Netherlands, Maastricht

Human Trafficking and Sexual Violence in Conflict: Achievements, Challenges and Ways Forward

when 1 July 2019 - 5 July 2019
language English
duration 1 week
credits 2 EC
fee EUR 600

All around the world, numerous men, women, boys and girls suffer the harsh consequences of human trafficking and sexual violence in conflict. Thousands of people are forced into sexual slavery during conflict- situations, and/or, when fleeing conflict, are forced by human traffickers into exploitative practices en route and in the country of destination. One only needs to watch the news about what is happening today in, for example, Syria, Central African Republic, South Sudan, and in the wake of the refugee crisis in Europe, to see that these practices are ever present. Both phenomena are crimes that affect the physical and psychological integrity of human beings, communities and societies at large. Although both human trafficking and sexual violence in conflict are at times looked upon separately, there are many similarities to be found. One can think of the sexual nature that can be found in both crimes, the taboos and stigmas surrounding both crimes, the difficulty in defining the crimes, the focus on law enforcement (prosecution) rather than on prevention, prosecutorial challenges (e.g. protection, secondary victimization, reliance on victims’ testimonies), lack of comprehensibly understanding victims’ rights and needs, misconceptions about perpetrators and victims, and the fluidity of victim- and perpetrator roles, the consequences of both crimes (e.g. trauma, children born as a result), the causes and purposes of the crimes, to name a few. The UN Secretary General in its report on conflict-related sexual violence of 15 April 2017 for the first time reported about the link between conflict-related violence and trafficking in persons. It was held that the term conflict-related sexual violence also encompasses trafficking in persons when committed in situations of conflict for the purpose of sexual violence/exploitation. In Resolution 2331 (2016) of 20 December 2016 of the UN Security Council was, moreover, the nexus between human trafficking, sexual violence, terrorism and transnational organized crime for the first time addressed. With this resolution sexual violence as a tactic of terrorism was officially acknowledged. In looking at both human trafficking and sexual violence in conflict – both in their own right and together – a contribution is made to better understand the opportunities and challenges involved and to find ways forward in addressing these timely crimes.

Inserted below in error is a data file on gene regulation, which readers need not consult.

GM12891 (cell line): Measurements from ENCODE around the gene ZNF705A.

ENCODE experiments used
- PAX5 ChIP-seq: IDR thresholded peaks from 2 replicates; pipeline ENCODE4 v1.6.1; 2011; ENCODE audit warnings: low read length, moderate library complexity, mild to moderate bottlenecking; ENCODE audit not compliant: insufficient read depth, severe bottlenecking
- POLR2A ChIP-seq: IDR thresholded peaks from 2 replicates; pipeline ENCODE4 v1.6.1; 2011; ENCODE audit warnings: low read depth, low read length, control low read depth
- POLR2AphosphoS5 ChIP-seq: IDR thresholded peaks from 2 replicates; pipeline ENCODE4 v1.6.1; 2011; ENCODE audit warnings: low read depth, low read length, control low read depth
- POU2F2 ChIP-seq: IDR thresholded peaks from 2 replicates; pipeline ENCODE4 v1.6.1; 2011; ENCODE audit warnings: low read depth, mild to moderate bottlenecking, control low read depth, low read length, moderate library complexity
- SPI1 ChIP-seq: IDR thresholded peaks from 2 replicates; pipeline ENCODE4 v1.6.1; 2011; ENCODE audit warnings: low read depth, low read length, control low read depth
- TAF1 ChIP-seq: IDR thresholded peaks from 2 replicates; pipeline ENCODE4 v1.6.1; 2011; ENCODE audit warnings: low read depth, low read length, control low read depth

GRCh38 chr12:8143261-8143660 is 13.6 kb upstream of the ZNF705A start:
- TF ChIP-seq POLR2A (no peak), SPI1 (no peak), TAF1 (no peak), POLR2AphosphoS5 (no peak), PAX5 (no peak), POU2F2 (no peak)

Course leader

This course will be taught by Dr. Eefje de Volder and Dr. Anne-Marie de Brouwer of IMPACT: Center against Human Trafficking and Sexual Violence in Conflict’. For more background information of the lecturers, see: https://www.impact-now.org/who-we-are/team

Target group

Applicants must be BA or MA students (from any discipline) who have, at a minimum, a profound interest in the phenomena of human trafficking and sexual violence in conflict and have proficient knowledge of English. Further, applicants are expected to participate actively throughout the course.

Course aim

At the end of this course, participants will be able to: • identify and describe the phenomena of human trafficking and sexual violence in conflict; • identify, analyse and critically assess the differences and overlap between the crimes of human trafficking and sexual violence in conflict; • identify, analyse and critically assess the opportunities, challenges and ways forward in addressing human trafficking and sexual violence in conflict through legal and non-legal mechanisms, including from a victim’s perspective

Credits info

2 EC
Maastricht Summer School awards academic credit (ECTS) for courses successfully completed during the programme. To include these credits in the curriculum of your degree, you need to obtain official approval from the responsible department at your home institution.

Upon completion of a course, the Maastricht Summer School issues a transcript. The transcript states the student’s name, student ID-number, the grade or Pass/Fail and the number of ECTS credits.

Fee info

EUR 600: This one-week course costs €600,-.